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420: Does Christian Psychology Include Justice? Relationships, Mental Health, and What We Owe to Each Other

Warren Kinghorn, M.D., Th.D.
Duke University
P.O. Box 90967
Durham, NC 27708

Within modern psychiatry, mental disorders are often described as “brain disorders,” and the manifestations of mental illness are thought to proceed in an “inside-out” fashion, as dysfunction in brain circuits is displayed in a person’s lived experience and behavior. Though Christians tend to avoid this kind of biological reductionism, many Christians who write about mental health also adopt an “inside-out” model in which problems inside the self (such as sin, problematic thinking, or weakness of will) show up in relationship and community. There is an important truth in this—we are unique, embodied creatures of God, and what happens in our bodies, minds, and souls matters. However, we are also relational creatures who love, grow, and establish ourselves in relationship with others, with God, and with the broader creation. Because our lived experience is a function not only of our bodies but also of our relationships with others, mental illness may be understood not only in an “inside-out” model, but also in a contextual or “outside-in” model, where unwanted experience and behavior reflect disorder in relationships, community, and culture. Because we are creatures of the earth who find ourselves in relationship, and because mental illness occurs at the interface of body and relationship, then relationships matter for mental illness. Furthermore, the virtue of justice—understood by Thomas Aquinas as the disposition and will to treat others in a way commensurate with their dignity and seek a rightly ordered community in which all can flourish—is an integral virtue for any Christian psychology.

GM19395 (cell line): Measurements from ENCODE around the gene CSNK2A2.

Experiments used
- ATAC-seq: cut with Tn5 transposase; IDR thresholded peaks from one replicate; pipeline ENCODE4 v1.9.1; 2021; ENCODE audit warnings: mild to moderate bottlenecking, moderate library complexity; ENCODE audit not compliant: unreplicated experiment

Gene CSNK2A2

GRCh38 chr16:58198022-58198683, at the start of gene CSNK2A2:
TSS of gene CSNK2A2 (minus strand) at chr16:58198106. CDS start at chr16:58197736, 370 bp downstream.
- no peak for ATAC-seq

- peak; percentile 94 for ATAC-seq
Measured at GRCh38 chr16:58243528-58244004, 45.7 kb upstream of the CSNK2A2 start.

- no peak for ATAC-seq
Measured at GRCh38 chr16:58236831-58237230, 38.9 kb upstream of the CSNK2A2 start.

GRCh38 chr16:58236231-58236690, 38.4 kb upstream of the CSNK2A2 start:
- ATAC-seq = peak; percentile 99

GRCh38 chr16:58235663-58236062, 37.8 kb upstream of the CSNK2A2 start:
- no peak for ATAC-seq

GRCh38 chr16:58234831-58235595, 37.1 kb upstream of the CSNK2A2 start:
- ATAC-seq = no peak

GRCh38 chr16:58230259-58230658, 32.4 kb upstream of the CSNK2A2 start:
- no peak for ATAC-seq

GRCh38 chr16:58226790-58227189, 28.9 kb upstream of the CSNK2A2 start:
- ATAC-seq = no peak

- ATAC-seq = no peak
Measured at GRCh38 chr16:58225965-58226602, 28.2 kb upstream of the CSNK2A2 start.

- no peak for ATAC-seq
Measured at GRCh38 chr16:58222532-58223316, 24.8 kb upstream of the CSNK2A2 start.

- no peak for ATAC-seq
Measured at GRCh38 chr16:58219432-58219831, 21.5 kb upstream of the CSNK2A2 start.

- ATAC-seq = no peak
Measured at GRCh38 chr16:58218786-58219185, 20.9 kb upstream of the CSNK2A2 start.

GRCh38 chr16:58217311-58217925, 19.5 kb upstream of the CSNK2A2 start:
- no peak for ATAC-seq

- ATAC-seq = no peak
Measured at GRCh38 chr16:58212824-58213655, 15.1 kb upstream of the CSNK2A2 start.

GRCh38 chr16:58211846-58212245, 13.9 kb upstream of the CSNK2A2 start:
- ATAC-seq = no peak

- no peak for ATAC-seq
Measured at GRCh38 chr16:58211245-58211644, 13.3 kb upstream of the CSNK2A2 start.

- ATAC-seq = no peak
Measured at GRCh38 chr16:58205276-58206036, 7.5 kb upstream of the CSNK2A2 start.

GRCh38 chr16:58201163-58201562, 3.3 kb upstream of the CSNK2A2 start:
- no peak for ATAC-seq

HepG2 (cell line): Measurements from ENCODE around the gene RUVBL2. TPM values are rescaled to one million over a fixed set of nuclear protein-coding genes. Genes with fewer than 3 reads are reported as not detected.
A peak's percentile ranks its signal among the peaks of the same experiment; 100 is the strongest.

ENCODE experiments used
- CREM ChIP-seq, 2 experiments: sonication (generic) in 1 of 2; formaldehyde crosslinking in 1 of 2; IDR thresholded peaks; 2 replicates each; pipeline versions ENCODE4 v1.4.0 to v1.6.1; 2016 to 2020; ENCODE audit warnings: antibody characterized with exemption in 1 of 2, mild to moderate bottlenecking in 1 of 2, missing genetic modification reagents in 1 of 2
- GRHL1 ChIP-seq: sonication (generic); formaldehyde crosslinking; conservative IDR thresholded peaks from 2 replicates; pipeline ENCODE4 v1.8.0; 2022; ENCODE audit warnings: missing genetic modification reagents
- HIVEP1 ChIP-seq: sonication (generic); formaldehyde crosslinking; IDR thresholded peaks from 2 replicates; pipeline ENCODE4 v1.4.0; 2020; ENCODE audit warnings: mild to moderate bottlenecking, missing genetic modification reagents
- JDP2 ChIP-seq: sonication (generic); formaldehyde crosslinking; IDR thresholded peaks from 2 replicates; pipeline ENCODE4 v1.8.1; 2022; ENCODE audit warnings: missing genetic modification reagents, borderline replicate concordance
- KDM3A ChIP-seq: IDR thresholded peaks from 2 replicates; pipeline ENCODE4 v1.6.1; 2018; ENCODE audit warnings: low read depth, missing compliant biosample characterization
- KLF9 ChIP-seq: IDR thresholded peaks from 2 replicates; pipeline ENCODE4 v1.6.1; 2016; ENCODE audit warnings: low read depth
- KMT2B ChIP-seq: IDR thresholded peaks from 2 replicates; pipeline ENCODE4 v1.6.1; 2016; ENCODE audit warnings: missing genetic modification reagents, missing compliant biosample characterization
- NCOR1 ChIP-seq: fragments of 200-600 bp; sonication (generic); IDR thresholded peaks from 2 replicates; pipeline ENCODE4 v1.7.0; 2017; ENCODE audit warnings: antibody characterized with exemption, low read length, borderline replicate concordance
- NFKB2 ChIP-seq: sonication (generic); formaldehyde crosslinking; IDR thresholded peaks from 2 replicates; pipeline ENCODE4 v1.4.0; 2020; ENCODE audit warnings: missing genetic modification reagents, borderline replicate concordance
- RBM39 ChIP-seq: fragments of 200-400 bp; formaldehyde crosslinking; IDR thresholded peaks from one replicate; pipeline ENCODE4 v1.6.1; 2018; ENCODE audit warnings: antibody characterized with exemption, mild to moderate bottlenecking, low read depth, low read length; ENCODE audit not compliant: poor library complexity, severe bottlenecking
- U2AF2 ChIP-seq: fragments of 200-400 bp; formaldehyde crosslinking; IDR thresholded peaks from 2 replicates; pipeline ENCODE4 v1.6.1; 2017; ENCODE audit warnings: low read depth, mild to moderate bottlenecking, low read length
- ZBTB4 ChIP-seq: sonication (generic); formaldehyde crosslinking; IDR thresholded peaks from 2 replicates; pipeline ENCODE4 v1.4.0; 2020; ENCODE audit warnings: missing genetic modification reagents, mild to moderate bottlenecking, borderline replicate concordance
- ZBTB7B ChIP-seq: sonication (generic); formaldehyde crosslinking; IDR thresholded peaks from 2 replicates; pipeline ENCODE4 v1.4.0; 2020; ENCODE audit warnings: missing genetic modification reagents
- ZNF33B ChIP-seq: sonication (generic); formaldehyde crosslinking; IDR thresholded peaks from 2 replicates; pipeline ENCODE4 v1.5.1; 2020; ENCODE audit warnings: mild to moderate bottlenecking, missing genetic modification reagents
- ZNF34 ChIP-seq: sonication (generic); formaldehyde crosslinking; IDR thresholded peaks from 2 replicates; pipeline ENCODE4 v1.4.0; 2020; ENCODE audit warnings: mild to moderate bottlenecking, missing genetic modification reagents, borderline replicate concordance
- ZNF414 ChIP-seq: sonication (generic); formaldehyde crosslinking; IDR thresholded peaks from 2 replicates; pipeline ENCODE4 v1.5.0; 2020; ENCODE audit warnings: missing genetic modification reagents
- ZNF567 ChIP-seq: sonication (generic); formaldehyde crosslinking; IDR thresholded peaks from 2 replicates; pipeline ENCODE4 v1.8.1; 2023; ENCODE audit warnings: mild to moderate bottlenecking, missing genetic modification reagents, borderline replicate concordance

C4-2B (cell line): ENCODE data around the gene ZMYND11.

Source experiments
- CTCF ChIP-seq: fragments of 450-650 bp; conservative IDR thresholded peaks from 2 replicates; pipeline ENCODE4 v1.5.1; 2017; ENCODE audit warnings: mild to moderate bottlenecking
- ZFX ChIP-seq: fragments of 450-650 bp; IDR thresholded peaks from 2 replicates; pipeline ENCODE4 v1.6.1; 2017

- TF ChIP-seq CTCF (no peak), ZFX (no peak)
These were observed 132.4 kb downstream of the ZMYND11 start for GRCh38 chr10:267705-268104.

Learning Objectives
Participants will:
• Identify the difference between an “inside-out” and “outside-in” account of mental health challenges, identifying proponents for each view within research psychology and Christian theology
• Describe three ways that relationships matter for the formation and healing of mental health problems
• Describe three implications for how justice, as described by the Christian philosopher and theologian, Thomas Aquinas, matters for Christian engagement with mental healthcare

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